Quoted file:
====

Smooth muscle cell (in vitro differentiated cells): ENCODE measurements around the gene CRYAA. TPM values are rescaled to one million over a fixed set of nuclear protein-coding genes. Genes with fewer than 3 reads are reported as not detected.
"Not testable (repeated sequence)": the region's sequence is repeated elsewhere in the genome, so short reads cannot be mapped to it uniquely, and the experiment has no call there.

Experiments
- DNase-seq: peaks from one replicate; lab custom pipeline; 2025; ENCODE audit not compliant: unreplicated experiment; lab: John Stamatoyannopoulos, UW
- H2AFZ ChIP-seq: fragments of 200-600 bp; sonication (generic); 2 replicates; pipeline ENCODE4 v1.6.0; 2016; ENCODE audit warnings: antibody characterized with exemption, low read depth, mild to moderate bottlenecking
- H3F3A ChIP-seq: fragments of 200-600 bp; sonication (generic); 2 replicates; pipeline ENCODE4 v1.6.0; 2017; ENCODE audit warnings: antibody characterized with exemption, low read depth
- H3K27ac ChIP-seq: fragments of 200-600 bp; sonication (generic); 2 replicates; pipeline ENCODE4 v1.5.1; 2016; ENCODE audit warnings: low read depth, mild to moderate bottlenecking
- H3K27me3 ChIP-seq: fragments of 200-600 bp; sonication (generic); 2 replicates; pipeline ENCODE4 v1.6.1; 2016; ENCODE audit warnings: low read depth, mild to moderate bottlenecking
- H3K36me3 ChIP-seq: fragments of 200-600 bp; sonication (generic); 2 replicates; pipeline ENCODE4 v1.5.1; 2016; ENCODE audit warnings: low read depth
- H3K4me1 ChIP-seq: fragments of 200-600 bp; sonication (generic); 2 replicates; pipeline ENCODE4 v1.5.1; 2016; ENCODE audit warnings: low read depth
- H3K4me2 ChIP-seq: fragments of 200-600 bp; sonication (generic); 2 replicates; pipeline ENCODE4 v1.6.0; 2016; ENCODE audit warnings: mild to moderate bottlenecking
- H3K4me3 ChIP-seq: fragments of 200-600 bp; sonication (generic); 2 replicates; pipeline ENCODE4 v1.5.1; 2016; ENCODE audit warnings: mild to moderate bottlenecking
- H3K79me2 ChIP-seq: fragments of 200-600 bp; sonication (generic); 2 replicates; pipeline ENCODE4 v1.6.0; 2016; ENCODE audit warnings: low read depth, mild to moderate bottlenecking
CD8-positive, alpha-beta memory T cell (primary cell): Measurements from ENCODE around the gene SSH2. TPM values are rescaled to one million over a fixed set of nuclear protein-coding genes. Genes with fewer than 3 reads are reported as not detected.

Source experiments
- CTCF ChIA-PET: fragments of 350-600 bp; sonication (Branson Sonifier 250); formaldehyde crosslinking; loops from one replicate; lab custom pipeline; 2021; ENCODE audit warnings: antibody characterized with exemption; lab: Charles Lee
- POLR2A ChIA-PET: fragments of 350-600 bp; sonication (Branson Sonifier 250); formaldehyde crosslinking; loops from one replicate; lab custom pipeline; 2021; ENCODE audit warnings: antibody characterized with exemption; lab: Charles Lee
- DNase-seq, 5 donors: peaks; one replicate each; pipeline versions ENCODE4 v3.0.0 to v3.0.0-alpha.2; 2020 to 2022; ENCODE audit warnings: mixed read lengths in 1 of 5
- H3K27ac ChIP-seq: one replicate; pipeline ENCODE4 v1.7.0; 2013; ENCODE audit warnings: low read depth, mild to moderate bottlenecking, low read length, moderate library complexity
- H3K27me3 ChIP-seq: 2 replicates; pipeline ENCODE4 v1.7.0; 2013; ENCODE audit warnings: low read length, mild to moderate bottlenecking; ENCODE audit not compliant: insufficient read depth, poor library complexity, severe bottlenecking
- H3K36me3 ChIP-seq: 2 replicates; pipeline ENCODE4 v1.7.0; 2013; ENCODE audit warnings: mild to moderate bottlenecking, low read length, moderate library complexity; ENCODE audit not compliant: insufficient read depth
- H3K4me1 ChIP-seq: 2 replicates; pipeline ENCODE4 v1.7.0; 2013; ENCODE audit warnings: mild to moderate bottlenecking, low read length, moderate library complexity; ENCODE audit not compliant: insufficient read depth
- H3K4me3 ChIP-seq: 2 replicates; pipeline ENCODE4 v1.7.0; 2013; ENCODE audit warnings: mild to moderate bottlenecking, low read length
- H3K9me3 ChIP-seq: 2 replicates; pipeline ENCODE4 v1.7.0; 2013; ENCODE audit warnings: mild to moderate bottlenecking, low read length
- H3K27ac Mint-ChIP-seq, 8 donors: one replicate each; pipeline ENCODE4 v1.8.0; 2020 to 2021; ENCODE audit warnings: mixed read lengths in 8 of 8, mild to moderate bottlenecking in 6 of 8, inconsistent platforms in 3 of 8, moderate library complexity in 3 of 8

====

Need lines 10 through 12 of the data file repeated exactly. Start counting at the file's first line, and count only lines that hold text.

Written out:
- H3K4me1 ChIP-seq: fragments of 200-600 bp; sonication (generic); 2 replicates; pipeline ENCODE4 v1.5.1; 2016; ENCODE audit warnings: low read depth
- H3K4me2 ChIP-seq: fragments of 200-600 bp; sonication (generic); 2 replicates; pipeline ENCODE4 v1.6.0; 2016; ENCODE audit warnings: mild to moderate bottlenecking
- H3K4me3 ChIP-seq: fragments of 200-600 bp; sonication (generic); 2 replicates; pipeline ENCODE4 v1.5.1; 2016; ENCODE audit warnings: mild to moderate bottlenecking